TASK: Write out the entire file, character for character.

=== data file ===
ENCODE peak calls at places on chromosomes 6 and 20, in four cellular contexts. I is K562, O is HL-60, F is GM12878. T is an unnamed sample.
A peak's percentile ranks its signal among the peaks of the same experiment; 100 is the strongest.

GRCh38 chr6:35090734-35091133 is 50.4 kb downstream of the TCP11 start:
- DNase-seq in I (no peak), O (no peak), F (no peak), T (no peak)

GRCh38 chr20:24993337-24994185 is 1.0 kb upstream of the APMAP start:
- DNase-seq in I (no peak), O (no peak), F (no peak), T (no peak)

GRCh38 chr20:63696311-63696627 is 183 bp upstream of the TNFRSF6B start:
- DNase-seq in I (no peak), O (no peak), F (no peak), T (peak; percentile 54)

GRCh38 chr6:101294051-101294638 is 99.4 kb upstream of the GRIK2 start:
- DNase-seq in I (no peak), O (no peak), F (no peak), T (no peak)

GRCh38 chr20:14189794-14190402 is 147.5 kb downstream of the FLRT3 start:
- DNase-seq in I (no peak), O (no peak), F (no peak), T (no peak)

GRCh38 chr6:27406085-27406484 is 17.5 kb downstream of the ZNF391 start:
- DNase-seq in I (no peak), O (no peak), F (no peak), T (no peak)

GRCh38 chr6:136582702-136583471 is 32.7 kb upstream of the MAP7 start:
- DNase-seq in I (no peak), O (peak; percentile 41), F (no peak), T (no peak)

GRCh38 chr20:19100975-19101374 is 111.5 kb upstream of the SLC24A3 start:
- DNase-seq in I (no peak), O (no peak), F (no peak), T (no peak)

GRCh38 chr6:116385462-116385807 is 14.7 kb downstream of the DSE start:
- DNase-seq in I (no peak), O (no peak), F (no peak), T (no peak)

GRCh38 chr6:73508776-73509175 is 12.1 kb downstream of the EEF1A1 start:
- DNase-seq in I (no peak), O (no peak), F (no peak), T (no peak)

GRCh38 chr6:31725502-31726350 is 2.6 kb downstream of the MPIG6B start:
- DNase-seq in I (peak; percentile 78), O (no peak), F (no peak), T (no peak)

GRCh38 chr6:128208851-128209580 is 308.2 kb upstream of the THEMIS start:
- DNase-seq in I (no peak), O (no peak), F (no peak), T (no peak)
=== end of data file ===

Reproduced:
ENCODE peak calls at places on chromosomes 6 and 20, in four cellular contexts. I is K562, O is HL-60, F is GM12878. T is an unnamed sample.
A peak's percentile ranks its signal among the peaks of the same experiment; 100 is the strongest.

GRCh38 chr6:35090734-35091133 is 50.4 kb downstream of the TCP11 start:
- DNase-seq in I (no peak), O (no peak), F (no peak), T (no peak)

GRCh38 chr20:24993337-24994185 is 1.0 kb upstream of the APMAP start:
- DNase-seq in I (no peak), O (no peak), F (no peak), T (no peak)

GRCh38 chr20:63696311-63696627 is 183 bp upstream of the TNFRSF6B start:
- DNase-seq in I (no peak), O (no peak), F (no peak), T (peak; percentile 54)

GRCh38 chr6:101294051-101294638 is 99.4 kb upstream of the GRIK2 start:
- DNase-seq in I (no peak), O (no peak), F (no peak), T (no peak)

GRCh38 chr20:14189794-14190402 is 147.5 kb downstream of the FLRT3 start:
- DNase-seq in I (no peak), O (no peak), F (no peak), T (no peak)

GRCh38 chr6:27406085-27406484 is 17.5 kb downstream of the ZNF391 start:
- DNase-seq in I (no peak), O (no peak), F (no peak), T (no peak)

GRCh38 chr6:136582702-136583471 is 32.7 kb upstream of the MAP7 start:
- DNase-seq in I (no peak), O (peak; percentile 41), F (no peak), T (no peak)

GRCh38 chr20:19100975-19101374 is 111.5 kb upstream of the SLC24A3 start:
- DNase-seq in I (no peak), O (no peak), F (no peak), T (no peak)

GRCh38 chr6:116385462-116385807 is 14.7 kb downstream of the DSE start:
- DNase-seq in I (no peak), O (no peak), F (no peak), T (no peak)

GRCh38 chr6:73508776-73509175 is 12.1 kb downstream of the EEF1A1 start:
- DNase-seq in I (no peak), O (no peak), F (no peak), T (no peak)

GRCh38 chr6:31725502-31726350 is 2.6 kb downstream of the MPIG6B start:
- DNase-seq in I (peak; percentile 78), O (no peak), F (no peak), T (no peak)

GRCh38 chr6:128208851-128209580 is 308.2 kb upstream of the THEMIS start:
- DNase-seq in I (no peak), O (no peak), F (no peak), T (no peak)